1949 Ferrari 166 Panoramica Sanction II
Why am I an Automotive Masterpiece?
The Ferrari 166 - the number assigned to a Ferrari model traditionally corresponds to the capacity of each individual cylinder - was the direct evolution of the first 125 (fitted with a 60° V12) from 1947. All 166s sat on a dedicated chassis designed by Ferrari but produced by specialized Gilco in Italy. The ‘Panoramica’ bodywork concept, invented by Ugo Zagato in the late Forties, recalls once again the aeronautical vocation of the brand. Built with in mind the cockpit of an aircraft, it meant to optimise visibility and consequently driveability and comfort. One key factor was the use of plexiglas, a type of material that was still innovative at that time. Zagato preferred it to glass because of its objective qualities: light, pliable and safe. In this way, it became possible to produce extensive transparent surfaces, up to the roof, making the cabins of the Zagato Panoramica’s a lot more habitable than those of traditional coupes, at the same time keeping weight down. The tail had then the task to link the central part of the car to the waistline and the flanks, that were always low and sleek. Zagato applied these solutions to very diverse cars for spirit and vocation: the Fiat 500’s Zagato and 1100’s, the Lancia Ardea’s, the Alfa Romeo 8C’s 2300, but also an MG YA and a Maserati A6 1500 were all Panoramica. The Ferrari 166 MM Coupé Panoramica (it was described as such in an advertisement appeared in July 1949 in the magazine ‘L’Automobile’ to celebrate the 30th anniversary of the Carrozzeria Zagato) was born as a race car. This thanks to Elio Zagato, who envisaged strong racing abilities for the Panoramica-bodied cars, and to Antonio Stagnoli, renowned gentleman driver, who made a specific request for such a car. Both of them Scuderia Ambrosiana drivers, they turned to Enzo Ferrari (who used to call Elio ‘Zagatino’, little Zagato) to ask him to produce a Panoramica body for a Ferrari chassis to race in the Mille Miglia. After all, it was a Ferrari that had won the 1948 Mille Miglia, giving the new-born scuderia the opportunity to join the big players of the car racing world. The chassis (numbered 0018M) and the engine (12 cylinders, 2.0 litres), purchased in Maranello, were then taken to Zagato’s workshop in Milan where they were clad with a light body of thin aluminium panels. It seems that Gioacchino Colombo, a consultant for Ferrari and a friend of Ugo’s, had his say in this, proving that the two brands worked very closely together on the project. The 166 Coupe Panoramica was completed in the summer of ’49 and it started racing immediately at the Senigallia track. But its real debut happened the following year: in 1950, it won the Intereuropa Cup, the Parma-Poggio di Berceto and the Aosta-Gran San Bernardo races. Unfortunately, it failed to win the Mille Miglia, as it finished only 36th overall and fourth in its class. This disappointing result and at the same time the notion of its big potential in the steeple chases could be the reason why Zagato transformed it into a barchetta ‘siluro’ (torpedo) at the end of 1950.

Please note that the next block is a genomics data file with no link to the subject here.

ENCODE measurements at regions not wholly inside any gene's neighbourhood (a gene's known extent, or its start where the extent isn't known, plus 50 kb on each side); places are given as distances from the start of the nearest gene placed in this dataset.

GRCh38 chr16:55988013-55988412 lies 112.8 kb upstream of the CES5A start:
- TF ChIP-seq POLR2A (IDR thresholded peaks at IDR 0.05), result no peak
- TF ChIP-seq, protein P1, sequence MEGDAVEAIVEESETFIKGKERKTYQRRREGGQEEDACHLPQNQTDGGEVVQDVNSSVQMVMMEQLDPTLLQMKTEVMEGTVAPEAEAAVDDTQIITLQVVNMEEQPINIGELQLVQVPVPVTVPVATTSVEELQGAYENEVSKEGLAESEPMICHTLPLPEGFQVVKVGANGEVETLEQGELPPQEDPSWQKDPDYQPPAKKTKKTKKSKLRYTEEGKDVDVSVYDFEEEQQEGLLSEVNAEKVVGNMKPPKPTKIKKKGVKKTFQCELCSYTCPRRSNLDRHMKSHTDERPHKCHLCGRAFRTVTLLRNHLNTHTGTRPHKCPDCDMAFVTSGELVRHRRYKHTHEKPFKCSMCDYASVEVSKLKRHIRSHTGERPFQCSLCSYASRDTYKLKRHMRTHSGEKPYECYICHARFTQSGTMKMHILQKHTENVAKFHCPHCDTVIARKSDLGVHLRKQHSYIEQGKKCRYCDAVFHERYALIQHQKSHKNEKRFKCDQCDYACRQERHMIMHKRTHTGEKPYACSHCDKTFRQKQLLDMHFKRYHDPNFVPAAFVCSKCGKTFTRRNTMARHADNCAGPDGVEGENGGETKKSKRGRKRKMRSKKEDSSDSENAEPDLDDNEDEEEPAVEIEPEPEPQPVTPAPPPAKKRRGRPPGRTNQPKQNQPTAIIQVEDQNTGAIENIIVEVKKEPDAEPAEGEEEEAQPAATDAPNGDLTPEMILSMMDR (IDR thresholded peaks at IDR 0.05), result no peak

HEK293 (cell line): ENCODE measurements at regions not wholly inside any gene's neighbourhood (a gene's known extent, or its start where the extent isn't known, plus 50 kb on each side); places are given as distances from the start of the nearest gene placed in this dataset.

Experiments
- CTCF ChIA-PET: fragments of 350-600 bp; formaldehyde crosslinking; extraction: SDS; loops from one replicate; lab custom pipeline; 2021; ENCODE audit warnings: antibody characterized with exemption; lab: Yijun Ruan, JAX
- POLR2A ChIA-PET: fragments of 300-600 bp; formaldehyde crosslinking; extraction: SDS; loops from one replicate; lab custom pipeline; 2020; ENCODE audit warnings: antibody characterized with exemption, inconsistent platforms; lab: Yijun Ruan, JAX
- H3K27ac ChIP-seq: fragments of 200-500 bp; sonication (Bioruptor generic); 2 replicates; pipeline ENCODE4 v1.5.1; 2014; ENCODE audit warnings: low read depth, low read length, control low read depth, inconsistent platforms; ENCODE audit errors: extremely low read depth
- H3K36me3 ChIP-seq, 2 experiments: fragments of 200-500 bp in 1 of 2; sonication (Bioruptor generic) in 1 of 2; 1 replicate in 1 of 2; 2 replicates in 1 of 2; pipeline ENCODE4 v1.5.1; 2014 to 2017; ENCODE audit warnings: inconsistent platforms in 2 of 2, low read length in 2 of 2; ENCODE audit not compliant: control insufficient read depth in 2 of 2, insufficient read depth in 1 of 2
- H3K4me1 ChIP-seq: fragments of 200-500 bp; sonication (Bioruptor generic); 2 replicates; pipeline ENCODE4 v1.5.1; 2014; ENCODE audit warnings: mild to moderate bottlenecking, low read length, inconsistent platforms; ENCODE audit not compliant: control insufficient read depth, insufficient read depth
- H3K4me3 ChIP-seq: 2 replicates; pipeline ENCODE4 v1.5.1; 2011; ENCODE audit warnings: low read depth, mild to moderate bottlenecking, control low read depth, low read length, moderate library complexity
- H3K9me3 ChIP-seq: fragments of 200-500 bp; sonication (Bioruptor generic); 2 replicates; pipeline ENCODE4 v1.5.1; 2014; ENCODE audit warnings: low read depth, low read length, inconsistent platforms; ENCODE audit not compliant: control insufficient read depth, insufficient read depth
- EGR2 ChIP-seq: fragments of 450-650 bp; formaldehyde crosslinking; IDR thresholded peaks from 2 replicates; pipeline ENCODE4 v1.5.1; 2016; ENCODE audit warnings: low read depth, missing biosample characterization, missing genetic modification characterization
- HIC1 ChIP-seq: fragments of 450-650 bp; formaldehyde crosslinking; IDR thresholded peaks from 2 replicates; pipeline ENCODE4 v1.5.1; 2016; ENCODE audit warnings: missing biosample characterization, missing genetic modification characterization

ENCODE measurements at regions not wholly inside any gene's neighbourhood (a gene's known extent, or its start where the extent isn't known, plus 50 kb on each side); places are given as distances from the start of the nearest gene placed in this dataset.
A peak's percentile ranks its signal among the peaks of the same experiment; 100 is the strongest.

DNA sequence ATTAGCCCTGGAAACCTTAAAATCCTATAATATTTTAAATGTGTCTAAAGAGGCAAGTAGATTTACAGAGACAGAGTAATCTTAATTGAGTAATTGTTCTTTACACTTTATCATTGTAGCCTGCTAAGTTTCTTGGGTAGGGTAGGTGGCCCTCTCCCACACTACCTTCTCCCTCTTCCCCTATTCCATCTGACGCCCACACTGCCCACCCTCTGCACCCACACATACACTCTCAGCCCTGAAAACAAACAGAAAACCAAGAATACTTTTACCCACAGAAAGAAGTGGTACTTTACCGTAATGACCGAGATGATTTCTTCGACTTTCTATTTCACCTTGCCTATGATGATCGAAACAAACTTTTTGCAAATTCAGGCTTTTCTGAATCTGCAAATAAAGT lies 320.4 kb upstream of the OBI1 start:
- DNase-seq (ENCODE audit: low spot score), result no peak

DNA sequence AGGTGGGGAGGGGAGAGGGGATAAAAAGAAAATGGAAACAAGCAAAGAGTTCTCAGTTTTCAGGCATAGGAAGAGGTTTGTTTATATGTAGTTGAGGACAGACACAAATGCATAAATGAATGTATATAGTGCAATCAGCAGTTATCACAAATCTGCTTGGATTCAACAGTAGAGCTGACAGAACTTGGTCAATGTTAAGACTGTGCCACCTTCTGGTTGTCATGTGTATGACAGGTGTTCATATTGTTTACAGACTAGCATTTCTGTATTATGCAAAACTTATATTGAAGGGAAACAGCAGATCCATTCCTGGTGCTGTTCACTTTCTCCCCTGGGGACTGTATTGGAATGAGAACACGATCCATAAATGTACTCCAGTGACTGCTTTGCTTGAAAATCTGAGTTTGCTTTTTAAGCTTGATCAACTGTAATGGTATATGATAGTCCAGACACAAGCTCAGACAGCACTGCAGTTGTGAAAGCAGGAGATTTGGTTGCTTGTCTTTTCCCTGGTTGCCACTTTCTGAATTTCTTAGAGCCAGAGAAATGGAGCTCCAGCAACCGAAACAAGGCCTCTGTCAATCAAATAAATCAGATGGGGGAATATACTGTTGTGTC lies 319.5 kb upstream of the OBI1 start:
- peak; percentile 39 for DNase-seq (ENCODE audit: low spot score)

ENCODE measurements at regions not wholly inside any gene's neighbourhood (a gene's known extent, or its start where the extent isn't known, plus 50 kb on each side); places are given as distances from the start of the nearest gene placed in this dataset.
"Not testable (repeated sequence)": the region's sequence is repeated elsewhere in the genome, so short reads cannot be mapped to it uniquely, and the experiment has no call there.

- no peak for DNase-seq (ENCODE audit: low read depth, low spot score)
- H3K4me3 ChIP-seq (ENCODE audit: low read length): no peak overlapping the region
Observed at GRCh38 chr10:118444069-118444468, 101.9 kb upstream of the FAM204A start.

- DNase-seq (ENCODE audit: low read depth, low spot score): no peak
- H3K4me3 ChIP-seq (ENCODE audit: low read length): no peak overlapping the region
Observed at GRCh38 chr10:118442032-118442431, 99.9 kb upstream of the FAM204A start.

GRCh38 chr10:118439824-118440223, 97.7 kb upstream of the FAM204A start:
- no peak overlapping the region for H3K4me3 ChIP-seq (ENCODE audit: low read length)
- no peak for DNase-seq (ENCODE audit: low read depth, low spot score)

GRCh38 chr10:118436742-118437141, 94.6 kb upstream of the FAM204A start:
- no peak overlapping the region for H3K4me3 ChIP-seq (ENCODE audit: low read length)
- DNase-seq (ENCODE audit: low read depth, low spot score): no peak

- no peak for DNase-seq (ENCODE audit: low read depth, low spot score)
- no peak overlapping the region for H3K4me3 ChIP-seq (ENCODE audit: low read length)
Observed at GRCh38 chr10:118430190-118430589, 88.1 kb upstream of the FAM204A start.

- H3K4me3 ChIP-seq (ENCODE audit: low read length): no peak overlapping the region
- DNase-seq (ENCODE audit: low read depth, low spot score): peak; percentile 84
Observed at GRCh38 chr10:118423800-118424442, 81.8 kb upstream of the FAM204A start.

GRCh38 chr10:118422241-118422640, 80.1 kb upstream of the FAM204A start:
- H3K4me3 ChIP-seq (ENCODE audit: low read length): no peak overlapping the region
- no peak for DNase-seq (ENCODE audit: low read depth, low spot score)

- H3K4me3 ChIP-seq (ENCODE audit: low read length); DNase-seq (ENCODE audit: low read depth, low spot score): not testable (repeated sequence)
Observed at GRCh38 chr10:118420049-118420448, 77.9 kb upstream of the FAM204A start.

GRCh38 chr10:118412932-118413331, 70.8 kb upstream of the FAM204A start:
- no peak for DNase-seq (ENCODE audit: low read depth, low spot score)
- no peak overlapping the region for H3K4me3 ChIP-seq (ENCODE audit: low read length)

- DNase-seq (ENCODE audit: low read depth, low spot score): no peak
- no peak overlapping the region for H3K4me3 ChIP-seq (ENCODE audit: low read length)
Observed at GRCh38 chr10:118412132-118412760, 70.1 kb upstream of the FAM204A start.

Chassis 061S. The 166 Panoramica is considered to be a milestone in the development of the ‘coupé’ genre, which consolidated itself only later in the 1950s. For these reasons, and certain that Zagato transformed the same chassis with a barchetta body in 1950, Zagato Atelier Classic has started reconstructing the forms of the 166 Panoramica by studying historic photos. The complicated process did not start from hand drawn sketches, as with today’s cars, but from two faded monochrome photographs – the only remaining source of accurate information. As the original car no longer exists, state of the art digitalization, CAD modelling and CNC machining technologies were used to reconstruct the car, guarantee that the replica remains 100% faithful to the original. The sheet metal of the bodywork was then skilfully hand-crafted by master panel beaters, working on a solid, machined buck. The final result is a symphony of perfectly taut lines and seamless highlights, impeccably resolving the limitations of postwar construction techniques in putting a concept into reality. The Sanction II was built on rolling chassis 061S of a Ferrari 166 Inter born with a Vignale coupé body and delivered new to Alfredo Rosso in Turin on 18 October 1950. It is the second of only six Ferrari 166 Inter Coupé Vignale bodied. Ferrari 166 Inter was Ferrari's first true grand tourer. The Inter name commemorated the victories claimed in 166 S models by Scuderia Inter. It was produced between 1948 and 1953, with the series comprising just 37 examples, which carried chassis numbers in the odd-number Ferrari road-car sequence between 007 S and 0079 S. The 166 Inter shared its Aurelio Lampredi-designed tube frame and double wishbone/live axle suspension and 2420 mm wheelbase with the 125 S and 166 SAs was typical at the time, a bare chassis was delivered to the coachbuilder of the customer's choice. The 2.0 L Gioacchino Colombo-designed V12 engine from the 166 S remained, as did its chassis, though the wheelbase would eventually grow from 2420 mm (95 in) to 2500 mm (98 in). Output was 110 to 140 hp (82 to 104 kW) at 6,000 rpm with one to three carburetors.